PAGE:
Michael Bitter, associate professor of history at UH Hilo, got the discussion going by describing the orchestrated book burning of “un-German” ideas on May 10, 1933, in various cities throughout Germany as a way to get the group started talking about dystopian futures, censorship, and the resistance to censorship.

Illustrated Man

This Wednesday, Oct. 15, the group will discuss the two better known short story collections of The Martian Chronicles and The Illustrated Man. They have narrowed each collection down to a number of stories they hope to work through, but Hayashi says there are really too many excellent stories in both collections. “So the discussion will follow its own course,” she says.  “We look forward to a lively conversation. We did, however, select a couple of stories from each work “Usher II” and “The Exiles” which we hope will be the bridge to the final Bradbury work we will discuss during the week of Halloween.”

On October 30, the group will discuss the last work, Something Wicked This Way Comes. This is a dark fantasy novel, explains Hayashi, actually turned into a film by of all studios, Disney, back in 1983.  It is a story of being careful about what you yearn for because you might just get what you desire, with disastrous outcomes. It is also a story about children on the cusp of leaving childhood and parents looking back at lost years. It is a very dark tale and while often categorized as a children’s story, it can resonate with anyone who reads it regardless of age.

Hayashi starts off each session and Gee facilitates the discussion. Gee has been a book club participant for many years so the discussion is modeled on the book club approach.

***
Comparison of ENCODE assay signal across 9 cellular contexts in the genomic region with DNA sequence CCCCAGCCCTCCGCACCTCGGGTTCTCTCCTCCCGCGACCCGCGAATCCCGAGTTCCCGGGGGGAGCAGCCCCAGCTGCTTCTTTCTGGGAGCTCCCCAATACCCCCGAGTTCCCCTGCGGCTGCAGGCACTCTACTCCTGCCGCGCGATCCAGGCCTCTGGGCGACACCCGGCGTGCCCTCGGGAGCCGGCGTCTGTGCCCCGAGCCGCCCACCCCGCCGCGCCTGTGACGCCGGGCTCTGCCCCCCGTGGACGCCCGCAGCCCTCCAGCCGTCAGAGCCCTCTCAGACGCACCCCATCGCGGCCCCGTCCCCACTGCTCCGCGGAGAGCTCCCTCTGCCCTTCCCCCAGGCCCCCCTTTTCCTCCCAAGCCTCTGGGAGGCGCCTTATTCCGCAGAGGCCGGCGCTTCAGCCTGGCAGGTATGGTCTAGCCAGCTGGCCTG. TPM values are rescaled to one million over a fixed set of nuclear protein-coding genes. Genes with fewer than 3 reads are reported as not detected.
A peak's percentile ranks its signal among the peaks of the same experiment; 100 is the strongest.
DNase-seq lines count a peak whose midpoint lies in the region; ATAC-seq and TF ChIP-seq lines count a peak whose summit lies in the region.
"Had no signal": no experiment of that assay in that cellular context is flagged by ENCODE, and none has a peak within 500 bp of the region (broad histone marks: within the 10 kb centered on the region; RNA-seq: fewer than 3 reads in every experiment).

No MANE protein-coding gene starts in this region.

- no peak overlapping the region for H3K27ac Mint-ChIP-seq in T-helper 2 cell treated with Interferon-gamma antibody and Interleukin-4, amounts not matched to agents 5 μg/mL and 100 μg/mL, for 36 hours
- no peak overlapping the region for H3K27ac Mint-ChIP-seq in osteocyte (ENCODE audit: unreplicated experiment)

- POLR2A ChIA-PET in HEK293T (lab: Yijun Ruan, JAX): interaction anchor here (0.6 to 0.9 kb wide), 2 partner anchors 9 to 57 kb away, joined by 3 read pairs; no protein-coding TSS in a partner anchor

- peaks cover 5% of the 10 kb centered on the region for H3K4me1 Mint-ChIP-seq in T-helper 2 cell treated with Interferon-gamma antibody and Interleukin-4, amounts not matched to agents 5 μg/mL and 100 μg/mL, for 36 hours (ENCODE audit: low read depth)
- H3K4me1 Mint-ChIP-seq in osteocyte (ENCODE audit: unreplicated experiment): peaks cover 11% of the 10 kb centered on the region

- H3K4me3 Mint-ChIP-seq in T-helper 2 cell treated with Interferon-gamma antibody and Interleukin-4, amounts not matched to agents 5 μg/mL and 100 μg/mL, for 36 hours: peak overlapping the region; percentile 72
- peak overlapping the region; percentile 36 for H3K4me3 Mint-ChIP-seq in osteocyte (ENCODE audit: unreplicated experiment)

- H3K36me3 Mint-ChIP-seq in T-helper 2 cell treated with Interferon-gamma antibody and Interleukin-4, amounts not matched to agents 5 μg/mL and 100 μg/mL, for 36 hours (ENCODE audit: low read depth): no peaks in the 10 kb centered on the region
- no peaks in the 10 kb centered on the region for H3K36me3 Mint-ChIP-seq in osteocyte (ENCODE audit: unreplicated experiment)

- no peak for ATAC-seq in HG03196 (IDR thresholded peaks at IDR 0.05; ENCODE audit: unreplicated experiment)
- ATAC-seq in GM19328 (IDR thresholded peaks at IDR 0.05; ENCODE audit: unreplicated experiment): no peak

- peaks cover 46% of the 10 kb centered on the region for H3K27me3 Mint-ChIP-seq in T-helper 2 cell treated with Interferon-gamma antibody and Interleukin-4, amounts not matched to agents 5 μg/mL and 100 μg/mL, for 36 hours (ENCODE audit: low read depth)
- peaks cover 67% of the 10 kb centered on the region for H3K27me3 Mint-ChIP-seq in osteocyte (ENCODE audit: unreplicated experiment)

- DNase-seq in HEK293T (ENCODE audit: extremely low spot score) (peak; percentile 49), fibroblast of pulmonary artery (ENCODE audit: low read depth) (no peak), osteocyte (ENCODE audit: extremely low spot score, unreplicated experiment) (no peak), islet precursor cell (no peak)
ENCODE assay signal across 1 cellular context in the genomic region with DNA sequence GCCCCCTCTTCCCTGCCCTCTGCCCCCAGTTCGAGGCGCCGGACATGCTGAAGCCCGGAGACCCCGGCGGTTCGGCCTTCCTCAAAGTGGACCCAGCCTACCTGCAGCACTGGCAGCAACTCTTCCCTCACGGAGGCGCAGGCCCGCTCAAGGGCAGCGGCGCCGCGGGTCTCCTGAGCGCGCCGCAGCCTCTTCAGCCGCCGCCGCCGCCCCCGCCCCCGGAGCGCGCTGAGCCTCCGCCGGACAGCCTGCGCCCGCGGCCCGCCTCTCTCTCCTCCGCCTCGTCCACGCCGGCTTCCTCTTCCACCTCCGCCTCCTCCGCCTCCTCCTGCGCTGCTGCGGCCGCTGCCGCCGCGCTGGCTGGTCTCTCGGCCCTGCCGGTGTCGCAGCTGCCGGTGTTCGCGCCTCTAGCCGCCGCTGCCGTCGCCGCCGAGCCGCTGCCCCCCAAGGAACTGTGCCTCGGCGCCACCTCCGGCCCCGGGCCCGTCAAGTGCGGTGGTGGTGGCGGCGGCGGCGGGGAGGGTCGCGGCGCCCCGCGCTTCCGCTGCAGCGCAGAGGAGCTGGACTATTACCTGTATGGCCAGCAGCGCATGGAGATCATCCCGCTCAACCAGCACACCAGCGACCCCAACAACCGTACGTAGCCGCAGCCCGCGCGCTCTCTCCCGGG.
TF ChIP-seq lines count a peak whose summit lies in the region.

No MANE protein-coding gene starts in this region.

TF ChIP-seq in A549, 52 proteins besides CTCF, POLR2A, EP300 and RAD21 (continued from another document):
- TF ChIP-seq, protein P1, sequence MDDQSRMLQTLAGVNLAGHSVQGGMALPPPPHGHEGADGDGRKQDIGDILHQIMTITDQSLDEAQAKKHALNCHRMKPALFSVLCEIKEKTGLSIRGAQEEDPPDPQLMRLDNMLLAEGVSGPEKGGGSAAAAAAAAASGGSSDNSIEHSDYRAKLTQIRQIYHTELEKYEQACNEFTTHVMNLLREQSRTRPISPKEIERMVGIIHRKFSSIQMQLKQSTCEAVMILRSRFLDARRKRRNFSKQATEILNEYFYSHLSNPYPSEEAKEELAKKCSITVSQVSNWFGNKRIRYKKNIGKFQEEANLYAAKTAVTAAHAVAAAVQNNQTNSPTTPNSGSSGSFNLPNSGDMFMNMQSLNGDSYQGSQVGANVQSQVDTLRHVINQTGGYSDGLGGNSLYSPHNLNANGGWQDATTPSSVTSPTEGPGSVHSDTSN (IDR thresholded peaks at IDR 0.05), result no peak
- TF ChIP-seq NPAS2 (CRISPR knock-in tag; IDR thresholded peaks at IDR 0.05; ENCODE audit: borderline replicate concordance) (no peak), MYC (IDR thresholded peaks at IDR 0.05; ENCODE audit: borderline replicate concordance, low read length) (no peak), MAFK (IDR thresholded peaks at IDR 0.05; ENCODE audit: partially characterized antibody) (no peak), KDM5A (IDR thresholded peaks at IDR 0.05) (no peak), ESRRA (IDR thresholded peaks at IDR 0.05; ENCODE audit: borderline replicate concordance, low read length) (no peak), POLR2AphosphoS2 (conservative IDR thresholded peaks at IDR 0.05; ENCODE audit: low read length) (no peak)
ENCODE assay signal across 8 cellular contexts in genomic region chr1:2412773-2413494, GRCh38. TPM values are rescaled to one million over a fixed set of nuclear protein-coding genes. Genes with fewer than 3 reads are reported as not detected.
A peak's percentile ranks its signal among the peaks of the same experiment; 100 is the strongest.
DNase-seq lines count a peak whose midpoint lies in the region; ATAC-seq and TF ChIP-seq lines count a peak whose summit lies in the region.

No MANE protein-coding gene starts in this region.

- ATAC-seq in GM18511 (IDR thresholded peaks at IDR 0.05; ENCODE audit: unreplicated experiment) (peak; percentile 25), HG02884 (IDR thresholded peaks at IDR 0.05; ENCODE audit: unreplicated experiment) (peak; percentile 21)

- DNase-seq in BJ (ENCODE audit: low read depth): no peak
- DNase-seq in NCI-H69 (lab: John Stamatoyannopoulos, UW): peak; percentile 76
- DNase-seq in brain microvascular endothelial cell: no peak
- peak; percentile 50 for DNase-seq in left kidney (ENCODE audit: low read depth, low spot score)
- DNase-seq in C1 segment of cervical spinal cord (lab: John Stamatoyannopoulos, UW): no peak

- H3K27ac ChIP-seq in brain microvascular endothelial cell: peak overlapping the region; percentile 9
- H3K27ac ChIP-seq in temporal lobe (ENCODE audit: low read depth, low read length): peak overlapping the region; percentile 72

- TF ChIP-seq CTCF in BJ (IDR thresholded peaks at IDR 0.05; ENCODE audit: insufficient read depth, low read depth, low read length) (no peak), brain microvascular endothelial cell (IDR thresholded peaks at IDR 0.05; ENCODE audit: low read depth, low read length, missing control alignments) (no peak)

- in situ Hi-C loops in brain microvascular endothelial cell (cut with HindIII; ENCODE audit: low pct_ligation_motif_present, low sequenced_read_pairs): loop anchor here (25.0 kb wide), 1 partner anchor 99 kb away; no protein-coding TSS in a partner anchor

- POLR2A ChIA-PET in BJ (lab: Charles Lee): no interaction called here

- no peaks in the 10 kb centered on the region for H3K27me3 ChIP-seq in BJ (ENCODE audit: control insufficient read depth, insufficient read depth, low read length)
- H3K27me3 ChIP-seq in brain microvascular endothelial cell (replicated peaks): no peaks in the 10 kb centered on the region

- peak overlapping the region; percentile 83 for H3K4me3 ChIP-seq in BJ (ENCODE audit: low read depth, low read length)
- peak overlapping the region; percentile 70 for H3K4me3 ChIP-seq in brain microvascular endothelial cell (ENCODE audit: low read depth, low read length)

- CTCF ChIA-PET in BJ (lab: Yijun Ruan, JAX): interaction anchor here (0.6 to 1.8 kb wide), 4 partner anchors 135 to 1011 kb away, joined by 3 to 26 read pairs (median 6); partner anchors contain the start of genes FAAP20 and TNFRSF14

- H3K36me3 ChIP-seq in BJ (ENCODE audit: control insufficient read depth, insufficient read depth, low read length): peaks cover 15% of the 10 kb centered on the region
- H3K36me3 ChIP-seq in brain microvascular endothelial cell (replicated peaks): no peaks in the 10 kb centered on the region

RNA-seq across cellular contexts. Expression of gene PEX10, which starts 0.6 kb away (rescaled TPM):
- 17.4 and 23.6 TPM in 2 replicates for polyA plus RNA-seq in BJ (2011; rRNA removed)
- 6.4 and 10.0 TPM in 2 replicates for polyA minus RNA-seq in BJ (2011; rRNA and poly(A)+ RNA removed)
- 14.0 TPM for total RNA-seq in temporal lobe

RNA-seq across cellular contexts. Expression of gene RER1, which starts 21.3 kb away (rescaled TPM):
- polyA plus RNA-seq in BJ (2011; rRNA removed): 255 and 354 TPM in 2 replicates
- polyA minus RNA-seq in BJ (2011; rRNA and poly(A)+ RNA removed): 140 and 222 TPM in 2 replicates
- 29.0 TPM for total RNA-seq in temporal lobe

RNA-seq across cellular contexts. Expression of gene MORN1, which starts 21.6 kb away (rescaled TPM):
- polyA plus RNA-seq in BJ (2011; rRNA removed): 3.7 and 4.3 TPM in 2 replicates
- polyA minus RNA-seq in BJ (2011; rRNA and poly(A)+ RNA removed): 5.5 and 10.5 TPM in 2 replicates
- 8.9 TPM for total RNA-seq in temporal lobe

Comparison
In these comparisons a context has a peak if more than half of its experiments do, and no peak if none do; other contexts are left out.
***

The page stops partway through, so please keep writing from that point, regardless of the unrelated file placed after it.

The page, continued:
All UH community members from UH Hilo and Hawai’i Community College are welcome to stop in and share some thoughts about any of the works discussed.

“My desire is to make this an annual activity for Kilohana, in an effort to broaden the scope of activities Kilohana is involved in,” Hayashi says.

Kilohana’s Ray Bradbury Book-a-Thon

WHAT: The second session of Kilohana’s Ray Bradbury Book-a-Thon

WHEN: Wednesday, October 15 from 3:30 to 4:30 p.m.

WHERE: Kilohana Writing Center on the first floor of the Mookini Library.

The focus of this session are two well known collections of short stories* by Bradbury:

The Martian Chronicles
The Illustrated Man

*Note: There may be some differences in the collection of each of the two works depending on what edition you are reading. But that’s the fun with Bradbury!

While we could spend hours discussing all the stories in each book, we decided to narrow down choices to the following in each collection:

The Martian Chronicles –

  • “And the Moon Be Still as Bright”
  • “The Settlers”
  • “Night Meeting”
  • “The Musicians”
  • “Way in the Middle of the Air” (Try to read “The Other Foot” from The Illustrated Man after this story)
  • “Usher II” (Try to read “The Exiles” from The Illustrated Man as well)
  • “The Long Years”
  • “There Will Come Soft Rains”
  • “The Million-Year Picnic”

The Illustrated Man –

  • “The Veldt”
  • “Kaleidoscope”
  • “The Other Foot” (Try to read “Way in the Middle of the Air” from The Martian Chronicles first)
  • “The Rocket Man”
  • “The Exiles” (Try to read “Usher II” from The Martian Chronicles in no particular order)
  • “Marionettes, Inc.”

Hope to see you there!

Photo credits: Wilfred Tyler Gee (at his blogspot), The Martian ChroniclesThe Illustrated Man 

 

About the author of this story: Susan Enright is a public information specialist in the Office of the Chancellor. She received her bachelor of arts in English and certificate in women’s studies from UH Hilo.

-UH Hilo Stories